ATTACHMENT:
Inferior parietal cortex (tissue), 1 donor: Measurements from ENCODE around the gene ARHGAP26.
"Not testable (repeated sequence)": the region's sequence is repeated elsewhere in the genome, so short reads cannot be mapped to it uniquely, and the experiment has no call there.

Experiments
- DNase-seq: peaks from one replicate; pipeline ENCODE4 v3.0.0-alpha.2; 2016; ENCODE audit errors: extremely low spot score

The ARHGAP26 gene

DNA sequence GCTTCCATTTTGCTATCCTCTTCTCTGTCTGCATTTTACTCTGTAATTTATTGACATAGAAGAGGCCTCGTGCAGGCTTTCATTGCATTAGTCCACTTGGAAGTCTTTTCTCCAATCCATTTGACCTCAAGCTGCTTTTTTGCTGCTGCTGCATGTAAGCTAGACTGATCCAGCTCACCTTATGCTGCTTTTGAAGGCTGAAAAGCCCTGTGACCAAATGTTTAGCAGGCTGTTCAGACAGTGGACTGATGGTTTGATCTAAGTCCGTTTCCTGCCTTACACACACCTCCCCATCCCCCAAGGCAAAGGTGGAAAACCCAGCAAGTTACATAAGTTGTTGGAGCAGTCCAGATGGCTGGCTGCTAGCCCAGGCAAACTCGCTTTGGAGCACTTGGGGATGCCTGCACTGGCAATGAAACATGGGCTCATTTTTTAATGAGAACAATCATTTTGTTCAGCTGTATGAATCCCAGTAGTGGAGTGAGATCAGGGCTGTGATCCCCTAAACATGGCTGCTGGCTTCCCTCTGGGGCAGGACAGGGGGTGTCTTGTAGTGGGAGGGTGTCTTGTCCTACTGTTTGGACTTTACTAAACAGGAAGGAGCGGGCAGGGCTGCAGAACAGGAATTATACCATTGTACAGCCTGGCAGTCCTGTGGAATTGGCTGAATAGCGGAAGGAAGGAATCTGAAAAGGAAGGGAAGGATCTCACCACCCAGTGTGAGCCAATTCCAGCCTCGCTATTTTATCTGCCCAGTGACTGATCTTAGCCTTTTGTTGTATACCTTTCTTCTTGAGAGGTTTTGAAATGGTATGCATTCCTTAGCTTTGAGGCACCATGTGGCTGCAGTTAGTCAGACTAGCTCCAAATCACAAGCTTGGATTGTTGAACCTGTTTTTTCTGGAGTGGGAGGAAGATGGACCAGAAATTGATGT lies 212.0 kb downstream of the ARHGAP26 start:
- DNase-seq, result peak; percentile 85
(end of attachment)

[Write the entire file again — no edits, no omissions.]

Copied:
Inferior parietal cortex (tissue), 1 donor: Measurements from ENCODE around the gene ARHGAP26.
"Not testable (repeated sequence)": the region's sequence is repeated elsewhere in the genome, so short reads cannot be mapped to it uniquely, and the experiment has no call there.

Experiments
- DNase-seq: peaks from one replicate; pipeline ENCODE4 v3.0.0-alpha.2; 2016; ENCODE audit errors: extremely low spot score

The ARHGAP26 gene

DNA sequence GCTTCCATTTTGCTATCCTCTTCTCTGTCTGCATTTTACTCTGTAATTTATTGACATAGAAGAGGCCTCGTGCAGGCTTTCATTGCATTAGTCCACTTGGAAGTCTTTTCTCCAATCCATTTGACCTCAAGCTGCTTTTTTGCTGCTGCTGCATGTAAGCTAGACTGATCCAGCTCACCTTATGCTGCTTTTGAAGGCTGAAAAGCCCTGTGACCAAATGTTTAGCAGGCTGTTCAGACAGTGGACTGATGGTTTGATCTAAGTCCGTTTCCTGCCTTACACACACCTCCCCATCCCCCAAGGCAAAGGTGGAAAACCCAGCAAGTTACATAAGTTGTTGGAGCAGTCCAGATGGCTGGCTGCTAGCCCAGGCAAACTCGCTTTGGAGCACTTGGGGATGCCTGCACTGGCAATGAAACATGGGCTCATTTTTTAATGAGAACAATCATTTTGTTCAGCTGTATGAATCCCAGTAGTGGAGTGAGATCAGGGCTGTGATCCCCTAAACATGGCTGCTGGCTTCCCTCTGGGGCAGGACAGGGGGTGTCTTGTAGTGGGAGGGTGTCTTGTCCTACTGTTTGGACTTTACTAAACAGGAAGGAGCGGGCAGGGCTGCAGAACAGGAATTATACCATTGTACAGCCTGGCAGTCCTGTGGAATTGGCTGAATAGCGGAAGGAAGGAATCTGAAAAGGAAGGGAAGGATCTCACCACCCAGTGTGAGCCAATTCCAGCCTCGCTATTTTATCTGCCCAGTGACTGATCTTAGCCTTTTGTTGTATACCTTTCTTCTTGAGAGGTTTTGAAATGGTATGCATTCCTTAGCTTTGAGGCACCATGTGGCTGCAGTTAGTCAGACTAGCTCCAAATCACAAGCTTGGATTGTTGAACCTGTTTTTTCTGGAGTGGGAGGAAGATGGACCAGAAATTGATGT lies 212.0 kb downstream of the ARHGAP26 start:
- DNase-seq, result peak; percentile 85